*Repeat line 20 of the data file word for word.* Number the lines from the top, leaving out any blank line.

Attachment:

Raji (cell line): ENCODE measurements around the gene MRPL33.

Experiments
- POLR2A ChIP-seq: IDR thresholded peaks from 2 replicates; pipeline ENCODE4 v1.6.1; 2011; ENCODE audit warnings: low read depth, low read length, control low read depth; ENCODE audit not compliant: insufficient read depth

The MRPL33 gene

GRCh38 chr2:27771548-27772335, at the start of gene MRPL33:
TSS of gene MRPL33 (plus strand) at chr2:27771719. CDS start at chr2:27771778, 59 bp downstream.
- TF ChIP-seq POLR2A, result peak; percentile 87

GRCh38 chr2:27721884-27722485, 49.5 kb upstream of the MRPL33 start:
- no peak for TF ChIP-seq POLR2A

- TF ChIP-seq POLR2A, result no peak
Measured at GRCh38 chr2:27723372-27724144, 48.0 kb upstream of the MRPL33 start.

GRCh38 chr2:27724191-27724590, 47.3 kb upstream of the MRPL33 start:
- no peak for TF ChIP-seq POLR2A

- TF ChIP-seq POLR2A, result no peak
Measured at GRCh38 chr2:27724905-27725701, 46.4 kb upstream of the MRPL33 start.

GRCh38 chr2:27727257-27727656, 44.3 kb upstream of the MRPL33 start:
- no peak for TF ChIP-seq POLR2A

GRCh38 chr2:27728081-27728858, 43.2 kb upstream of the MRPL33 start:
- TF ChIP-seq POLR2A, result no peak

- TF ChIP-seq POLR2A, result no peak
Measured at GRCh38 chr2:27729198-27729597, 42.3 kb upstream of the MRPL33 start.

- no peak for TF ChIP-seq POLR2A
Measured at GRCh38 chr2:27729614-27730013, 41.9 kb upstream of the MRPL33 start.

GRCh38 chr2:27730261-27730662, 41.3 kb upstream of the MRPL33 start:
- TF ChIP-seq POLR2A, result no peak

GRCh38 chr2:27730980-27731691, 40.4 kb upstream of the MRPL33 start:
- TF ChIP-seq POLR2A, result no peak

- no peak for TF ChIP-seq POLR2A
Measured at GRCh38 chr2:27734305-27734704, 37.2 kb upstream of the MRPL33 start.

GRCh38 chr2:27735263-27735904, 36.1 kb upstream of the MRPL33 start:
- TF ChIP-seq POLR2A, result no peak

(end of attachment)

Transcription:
- TF ChIP-seq POLR2A, result no peak